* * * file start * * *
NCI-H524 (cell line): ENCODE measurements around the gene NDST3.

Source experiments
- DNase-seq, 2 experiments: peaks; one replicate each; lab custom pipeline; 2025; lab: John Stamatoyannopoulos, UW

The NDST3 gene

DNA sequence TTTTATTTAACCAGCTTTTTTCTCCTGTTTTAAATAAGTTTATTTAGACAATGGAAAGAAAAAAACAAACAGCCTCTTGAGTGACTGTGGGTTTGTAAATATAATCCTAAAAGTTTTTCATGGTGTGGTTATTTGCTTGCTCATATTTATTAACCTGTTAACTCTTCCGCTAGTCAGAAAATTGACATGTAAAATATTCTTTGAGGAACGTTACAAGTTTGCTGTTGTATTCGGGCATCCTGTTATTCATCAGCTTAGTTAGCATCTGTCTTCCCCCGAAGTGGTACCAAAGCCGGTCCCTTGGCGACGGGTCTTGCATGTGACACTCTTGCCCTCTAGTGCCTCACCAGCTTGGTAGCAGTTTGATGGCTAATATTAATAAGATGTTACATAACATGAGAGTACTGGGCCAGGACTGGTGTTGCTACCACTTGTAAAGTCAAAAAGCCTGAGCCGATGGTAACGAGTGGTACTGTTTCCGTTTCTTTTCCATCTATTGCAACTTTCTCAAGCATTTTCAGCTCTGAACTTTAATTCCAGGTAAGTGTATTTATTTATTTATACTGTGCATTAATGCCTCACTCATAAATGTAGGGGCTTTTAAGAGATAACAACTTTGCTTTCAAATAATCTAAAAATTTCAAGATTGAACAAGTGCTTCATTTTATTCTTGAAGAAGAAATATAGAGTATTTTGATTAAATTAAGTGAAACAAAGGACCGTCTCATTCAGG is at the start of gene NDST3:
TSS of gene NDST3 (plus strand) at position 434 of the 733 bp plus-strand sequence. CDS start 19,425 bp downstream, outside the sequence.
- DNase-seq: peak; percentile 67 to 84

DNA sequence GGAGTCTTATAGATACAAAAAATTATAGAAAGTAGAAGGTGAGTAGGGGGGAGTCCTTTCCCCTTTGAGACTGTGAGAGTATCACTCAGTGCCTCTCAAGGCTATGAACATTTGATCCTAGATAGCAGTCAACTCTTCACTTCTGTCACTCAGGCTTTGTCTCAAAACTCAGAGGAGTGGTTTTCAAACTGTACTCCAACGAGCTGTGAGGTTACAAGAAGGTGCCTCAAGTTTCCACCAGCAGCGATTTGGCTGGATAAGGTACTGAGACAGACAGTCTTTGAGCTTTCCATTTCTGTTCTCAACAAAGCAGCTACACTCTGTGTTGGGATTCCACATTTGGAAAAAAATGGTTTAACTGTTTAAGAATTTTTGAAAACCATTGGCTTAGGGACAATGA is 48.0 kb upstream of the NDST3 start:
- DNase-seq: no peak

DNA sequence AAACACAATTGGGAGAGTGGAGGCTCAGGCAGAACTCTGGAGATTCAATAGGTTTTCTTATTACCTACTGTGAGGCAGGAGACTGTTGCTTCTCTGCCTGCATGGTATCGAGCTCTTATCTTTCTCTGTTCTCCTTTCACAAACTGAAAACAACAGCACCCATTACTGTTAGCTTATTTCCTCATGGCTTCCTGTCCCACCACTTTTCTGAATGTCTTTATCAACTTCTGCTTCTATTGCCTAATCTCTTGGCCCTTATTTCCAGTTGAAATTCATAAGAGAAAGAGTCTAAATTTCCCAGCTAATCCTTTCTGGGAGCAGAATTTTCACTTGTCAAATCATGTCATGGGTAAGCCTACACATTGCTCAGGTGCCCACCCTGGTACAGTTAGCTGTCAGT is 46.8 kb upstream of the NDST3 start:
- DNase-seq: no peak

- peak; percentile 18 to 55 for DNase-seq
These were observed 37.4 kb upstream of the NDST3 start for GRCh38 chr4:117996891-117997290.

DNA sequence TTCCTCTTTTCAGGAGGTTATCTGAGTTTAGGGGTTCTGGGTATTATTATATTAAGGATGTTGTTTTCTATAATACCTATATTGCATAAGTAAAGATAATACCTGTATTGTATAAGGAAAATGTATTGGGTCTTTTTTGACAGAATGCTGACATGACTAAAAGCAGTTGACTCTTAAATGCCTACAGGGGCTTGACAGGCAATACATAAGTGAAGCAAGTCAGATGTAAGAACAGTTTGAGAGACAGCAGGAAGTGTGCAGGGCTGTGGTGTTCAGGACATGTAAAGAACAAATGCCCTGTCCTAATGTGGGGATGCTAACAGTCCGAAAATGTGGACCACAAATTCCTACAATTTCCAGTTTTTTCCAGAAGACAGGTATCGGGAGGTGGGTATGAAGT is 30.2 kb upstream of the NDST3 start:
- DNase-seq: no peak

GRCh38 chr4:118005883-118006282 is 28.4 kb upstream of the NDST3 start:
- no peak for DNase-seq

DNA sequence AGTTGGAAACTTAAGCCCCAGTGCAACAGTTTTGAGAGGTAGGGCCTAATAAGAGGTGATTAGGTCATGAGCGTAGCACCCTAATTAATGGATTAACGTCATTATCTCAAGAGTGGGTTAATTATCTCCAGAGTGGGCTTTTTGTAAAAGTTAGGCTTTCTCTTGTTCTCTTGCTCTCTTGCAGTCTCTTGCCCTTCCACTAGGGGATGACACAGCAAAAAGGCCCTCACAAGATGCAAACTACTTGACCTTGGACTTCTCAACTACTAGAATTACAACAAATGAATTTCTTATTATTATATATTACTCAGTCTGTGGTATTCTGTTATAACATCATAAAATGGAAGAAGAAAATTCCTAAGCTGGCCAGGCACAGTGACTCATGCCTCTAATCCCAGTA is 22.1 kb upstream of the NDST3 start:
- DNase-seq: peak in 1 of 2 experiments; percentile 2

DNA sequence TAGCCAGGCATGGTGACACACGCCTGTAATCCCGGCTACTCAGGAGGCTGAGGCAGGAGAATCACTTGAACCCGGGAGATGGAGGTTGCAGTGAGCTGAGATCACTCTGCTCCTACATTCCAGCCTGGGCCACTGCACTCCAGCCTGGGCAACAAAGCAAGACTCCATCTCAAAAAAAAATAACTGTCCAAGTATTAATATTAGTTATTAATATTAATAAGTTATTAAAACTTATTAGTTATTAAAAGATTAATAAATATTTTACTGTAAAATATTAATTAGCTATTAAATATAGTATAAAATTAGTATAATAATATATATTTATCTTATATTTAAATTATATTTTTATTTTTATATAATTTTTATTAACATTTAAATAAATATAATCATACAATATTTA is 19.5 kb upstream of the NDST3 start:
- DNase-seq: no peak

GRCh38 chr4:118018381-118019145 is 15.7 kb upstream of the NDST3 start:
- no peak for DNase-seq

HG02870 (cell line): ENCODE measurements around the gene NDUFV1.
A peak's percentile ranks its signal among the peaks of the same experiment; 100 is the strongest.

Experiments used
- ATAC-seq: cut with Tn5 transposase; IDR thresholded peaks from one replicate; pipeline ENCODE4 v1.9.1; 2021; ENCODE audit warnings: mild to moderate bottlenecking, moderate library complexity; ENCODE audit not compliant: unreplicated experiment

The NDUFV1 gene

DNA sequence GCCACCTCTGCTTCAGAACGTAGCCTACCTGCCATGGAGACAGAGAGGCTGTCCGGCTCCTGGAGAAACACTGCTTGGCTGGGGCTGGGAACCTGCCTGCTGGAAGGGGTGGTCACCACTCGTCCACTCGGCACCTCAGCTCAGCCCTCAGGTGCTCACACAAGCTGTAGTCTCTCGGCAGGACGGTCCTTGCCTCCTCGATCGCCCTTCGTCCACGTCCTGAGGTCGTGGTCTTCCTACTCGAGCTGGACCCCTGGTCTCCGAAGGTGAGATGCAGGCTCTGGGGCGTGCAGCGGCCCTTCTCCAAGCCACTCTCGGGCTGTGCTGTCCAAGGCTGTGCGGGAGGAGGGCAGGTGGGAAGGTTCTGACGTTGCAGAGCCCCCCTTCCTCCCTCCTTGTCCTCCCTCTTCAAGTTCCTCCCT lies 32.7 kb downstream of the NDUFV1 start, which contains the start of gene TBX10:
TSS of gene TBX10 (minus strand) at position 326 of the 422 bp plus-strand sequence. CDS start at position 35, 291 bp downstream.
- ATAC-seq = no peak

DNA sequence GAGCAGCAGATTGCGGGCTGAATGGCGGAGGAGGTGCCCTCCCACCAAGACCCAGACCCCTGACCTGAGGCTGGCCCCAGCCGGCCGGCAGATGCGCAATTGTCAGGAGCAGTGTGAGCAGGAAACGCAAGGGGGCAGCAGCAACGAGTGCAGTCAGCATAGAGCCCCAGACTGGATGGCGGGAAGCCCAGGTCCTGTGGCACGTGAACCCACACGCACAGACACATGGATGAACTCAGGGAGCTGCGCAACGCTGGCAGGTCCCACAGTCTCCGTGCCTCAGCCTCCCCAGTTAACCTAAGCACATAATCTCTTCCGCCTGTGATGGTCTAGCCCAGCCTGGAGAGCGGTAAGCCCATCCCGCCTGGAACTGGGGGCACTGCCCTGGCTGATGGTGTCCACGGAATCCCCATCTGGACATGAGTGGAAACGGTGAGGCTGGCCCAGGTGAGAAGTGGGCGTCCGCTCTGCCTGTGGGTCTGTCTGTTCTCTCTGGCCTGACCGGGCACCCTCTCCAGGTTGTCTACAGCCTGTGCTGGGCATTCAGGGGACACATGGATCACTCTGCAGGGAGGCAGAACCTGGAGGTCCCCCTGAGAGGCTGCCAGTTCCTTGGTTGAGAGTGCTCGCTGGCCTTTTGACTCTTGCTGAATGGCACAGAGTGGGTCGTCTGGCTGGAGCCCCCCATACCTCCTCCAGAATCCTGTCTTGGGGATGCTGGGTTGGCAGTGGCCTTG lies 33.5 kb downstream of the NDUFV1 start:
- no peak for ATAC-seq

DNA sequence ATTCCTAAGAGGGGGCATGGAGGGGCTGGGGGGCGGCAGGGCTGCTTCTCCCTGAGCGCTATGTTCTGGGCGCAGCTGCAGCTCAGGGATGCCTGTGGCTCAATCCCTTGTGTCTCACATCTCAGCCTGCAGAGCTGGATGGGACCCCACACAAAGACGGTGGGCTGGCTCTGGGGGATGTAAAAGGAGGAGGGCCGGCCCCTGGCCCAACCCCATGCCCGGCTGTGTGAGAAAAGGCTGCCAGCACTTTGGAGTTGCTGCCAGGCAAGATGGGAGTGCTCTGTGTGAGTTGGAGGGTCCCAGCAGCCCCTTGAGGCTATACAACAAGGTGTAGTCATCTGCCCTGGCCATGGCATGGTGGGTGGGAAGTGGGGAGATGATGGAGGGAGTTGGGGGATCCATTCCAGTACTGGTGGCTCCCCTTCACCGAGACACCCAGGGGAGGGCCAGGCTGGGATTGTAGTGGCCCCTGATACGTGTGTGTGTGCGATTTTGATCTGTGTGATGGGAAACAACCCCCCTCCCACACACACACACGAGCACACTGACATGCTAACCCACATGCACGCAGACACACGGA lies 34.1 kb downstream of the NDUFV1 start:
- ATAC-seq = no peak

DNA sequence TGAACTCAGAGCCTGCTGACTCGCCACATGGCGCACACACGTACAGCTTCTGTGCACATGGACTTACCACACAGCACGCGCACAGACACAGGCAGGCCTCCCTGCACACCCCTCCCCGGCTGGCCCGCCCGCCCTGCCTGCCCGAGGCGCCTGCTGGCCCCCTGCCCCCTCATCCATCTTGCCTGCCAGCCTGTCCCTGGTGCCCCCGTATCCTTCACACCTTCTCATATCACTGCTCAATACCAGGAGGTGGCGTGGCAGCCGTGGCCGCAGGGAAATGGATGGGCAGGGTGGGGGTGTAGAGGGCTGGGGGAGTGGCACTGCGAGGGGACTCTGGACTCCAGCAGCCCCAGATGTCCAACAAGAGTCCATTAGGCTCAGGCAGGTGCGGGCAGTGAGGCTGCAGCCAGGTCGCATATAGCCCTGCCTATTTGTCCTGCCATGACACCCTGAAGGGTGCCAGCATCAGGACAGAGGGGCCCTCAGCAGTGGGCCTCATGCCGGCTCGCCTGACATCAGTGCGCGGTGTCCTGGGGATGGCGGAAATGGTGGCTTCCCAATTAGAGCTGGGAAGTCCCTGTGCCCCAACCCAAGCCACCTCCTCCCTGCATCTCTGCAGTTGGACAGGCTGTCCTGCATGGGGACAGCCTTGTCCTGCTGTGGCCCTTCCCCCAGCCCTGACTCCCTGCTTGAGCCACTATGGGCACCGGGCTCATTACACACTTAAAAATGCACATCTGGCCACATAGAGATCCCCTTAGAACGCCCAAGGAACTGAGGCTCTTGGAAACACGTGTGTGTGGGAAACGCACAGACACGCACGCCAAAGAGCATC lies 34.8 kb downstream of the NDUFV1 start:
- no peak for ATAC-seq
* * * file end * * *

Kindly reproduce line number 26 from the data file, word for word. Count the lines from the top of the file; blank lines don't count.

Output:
Experiments used